Myopia is a common ocular problem that affects perhaps one billion people worldwide .Most myopia is produced by lengthening of the ocular globe . Much study has shown that the axial eye length can change with intraocular pressure (IOP). Congenital glaucomatous eyes show an increased axial eye length, whereas decreased axial eye length with lowered IOP is seen after trabeculectomy [3-5]. Given the evidence, progressive myopia is thought to result from an inherited biomechanical weakness of the sclera that allows it to stretch (creep) in response to stress . Further evidence suggests that the biomechanical properties of the sclera may play a significant regulatory role in the axial elongation of myopic eyes. Creep describes the slow, time-dependent extension (or compression) of a sample of material when a constant load is applied (i.e., extension versus time). Studies of changes in the creep properties of sclera in myopic eyes imply that the posterior sclera from tree shrew eyes with induced myopia has a higher creep rate than does that from normal eyes. In contrast, samples from eyes recovering from induced myopia have decreased creep rates. Moreover, creep rate appears to be modulated in parallel with increased and decreased rates of axial elongation, which indicates that the regulation of the time-dependent mechanical properties of fibrous mammalian sclera plays a role in controlling the axial elongation rate [7,8]. Numbers of articles have demonstrated that the sclera is not a static container of the eye, but rather is a dynamic tissue, capable of altering the composition of the extracellular matrix (ECM) and its biomechanical properties to regulate ocular size and refraction [1,9,10].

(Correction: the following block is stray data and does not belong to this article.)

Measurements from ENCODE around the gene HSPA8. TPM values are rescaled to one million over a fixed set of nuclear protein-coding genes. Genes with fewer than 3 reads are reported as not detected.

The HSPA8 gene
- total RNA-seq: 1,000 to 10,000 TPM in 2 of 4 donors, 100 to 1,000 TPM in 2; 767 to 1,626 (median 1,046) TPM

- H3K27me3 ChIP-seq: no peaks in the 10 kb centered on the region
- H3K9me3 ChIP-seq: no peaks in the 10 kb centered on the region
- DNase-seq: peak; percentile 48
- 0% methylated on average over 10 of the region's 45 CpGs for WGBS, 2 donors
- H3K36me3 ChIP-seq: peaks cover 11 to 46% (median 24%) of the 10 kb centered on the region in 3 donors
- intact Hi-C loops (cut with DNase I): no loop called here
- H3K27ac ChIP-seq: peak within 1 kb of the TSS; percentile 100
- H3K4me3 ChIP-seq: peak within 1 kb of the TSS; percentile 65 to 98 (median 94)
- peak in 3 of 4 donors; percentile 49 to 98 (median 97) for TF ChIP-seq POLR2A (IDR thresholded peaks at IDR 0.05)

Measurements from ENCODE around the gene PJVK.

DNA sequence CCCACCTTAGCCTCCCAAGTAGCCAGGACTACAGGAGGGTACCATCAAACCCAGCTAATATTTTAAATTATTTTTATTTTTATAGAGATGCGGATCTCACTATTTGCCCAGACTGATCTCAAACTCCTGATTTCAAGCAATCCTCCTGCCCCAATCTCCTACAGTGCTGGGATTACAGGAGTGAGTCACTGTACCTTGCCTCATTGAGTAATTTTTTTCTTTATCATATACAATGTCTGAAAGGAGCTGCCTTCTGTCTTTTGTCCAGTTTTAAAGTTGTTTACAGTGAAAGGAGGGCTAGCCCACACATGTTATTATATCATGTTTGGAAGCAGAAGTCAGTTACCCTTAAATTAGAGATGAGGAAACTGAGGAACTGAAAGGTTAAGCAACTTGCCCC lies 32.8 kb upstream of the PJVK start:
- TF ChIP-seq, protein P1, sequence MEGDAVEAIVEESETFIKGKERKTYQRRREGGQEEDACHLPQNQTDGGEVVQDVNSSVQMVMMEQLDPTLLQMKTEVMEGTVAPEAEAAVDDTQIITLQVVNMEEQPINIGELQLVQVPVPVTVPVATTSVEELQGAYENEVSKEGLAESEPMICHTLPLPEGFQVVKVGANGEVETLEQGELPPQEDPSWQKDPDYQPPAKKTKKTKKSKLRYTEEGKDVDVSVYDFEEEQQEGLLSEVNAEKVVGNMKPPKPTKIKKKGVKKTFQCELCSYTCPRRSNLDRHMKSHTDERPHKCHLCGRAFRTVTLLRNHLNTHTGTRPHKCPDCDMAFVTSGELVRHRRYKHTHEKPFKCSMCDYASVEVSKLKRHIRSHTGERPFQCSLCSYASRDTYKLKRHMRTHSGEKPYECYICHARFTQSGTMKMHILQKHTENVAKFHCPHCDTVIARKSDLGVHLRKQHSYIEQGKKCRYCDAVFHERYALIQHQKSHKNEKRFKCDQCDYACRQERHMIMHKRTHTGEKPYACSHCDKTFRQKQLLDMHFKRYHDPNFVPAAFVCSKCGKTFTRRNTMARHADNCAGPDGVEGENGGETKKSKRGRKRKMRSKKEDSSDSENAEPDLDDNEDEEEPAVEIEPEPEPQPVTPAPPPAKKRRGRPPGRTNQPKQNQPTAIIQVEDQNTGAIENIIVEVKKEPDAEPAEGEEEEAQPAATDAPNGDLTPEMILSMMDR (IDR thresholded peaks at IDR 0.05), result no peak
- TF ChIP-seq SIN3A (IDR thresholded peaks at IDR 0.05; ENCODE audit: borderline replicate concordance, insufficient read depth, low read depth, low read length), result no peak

Integrins are a large family of heterodimeric membrane glycoproteins that play important roles in numerous cellular processes involving cell-ECM and cell-cell interactions. Integrins consist of one α and one β subunit forming a noncovalently bound heterodimer. Integrins have an additional inserted domain (αI domain) in their α subunit. Four out of the nine αI containing integrins, namely α1β1, α2β1, α10β1, and α11β1, are receptors for collagens . Collagen-binding integrins were reported to play a crucial role in maintaining the structural and mechanical properties of the collagen matrix in skin tissues . Previous studies suggested that collagen-binding integrins might be involved in the development of myopia [13,14]. However, little information is available concerning integrin expression in the sclera, especially in human sclera. Furthermore, it is unclear how integrins participates in maintaining the ECM’s mechanical properties. This fact encouraged us to examine the presence of major collagen-binding integrin subunits in human scleral fibroblasts (HSFs) and to investigate the relationship of the interaction between HSFs and the extracellular collagen matrix with contraction and mechanical creep properties of HSF-seeded collagen gel.
In the present study, we evaluated the expressions of collagen-binding integrin subunits in HSFs and their role in maintaining the creep properties of the collagen matrix, in an attempt to highlight the actual functions of collagen-binding integrin subunits in HSF-ECM interactions.
This study was approved by the Ethics Committee of Sun Yat-sen University (Guangzhou, China) and it complied with the tenets of the Declaration of Helsinki for biomedical research involving human tissue. Five healthy human eyes from donors (age range: 18–23 years) were obtained from the Eye Bank of the Zhongshan Ophthalmic Center (Sun Yat-sen University). All procedures related to animal operations in this study followed the Guide for the Care and Use of Laboratory Animals of the USA National Institutes of Health.